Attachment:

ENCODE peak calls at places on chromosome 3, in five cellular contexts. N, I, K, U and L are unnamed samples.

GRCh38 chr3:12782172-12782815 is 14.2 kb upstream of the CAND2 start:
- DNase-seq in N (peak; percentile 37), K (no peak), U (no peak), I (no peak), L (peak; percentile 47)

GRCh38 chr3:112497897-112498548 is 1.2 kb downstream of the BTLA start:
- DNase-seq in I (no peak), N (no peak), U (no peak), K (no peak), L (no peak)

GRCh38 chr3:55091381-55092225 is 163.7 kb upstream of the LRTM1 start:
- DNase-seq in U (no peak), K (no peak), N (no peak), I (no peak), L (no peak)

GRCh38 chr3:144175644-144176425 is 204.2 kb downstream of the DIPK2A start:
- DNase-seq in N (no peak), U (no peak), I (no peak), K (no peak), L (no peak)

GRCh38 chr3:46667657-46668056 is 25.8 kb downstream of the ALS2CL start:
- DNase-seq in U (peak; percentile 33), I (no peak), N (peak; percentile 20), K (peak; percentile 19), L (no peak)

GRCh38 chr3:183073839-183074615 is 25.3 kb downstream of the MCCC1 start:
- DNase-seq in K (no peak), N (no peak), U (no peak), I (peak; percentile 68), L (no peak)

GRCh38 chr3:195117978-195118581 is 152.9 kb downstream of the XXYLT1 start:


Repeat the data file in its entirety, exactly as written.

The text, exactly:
ENCODE peak calls at places on chromosome 3, in five cellular contexts. N, I, K, U and L are unnamed samples.

GRCh38 chr3:12782172-12782815 is 14.2 kb upstream of the CAND2 start:
- DNase-seq in N (peak; percentile 37), K (no peak), U (no peak), I (no peak), L (peak; percentile 47)

GRCh38 chr3:112497897-112498548 is 1.2 kb downstream of the BTLA start:
- DNase-seq in I (no peak), N (no peak), U (no peak), K (no peak), L (no peak)

GRCh38 chr3:55091381-55092225 is 163.7 kb upstream of the LRTM1 start:
- DNase-seq in U (no peak), K (no peak), N (no peak), I (no peak), L (no peak)

GRCh38 chr3:144175644-144176425 is 204.2 kb downstream of the DIPK2A start:
- DNase-seq in N (no peak), U (no peak), I (no peak), K (no peak), L (no peak)

GRCh38 chr3:46667657-46668056 is 25.8 kb downstream of the ALS2CL start:
- DNase-seq in U (peak; percentile 33), I (no peak), N (peak; percentile 20), K (peak; percentile 19), L (no peak)

GRCh38 chr3:183073839-183074615 is 25.3 kb downstream of the MCCC1 start:
- DNase-seq in K (no peak), N (no peak), U (no peak), I (peak; percentile 68), L (no peak)

GRCh38 chr3:195117978-195118581 is 152.9 kb downstream of the XXYLT1 start: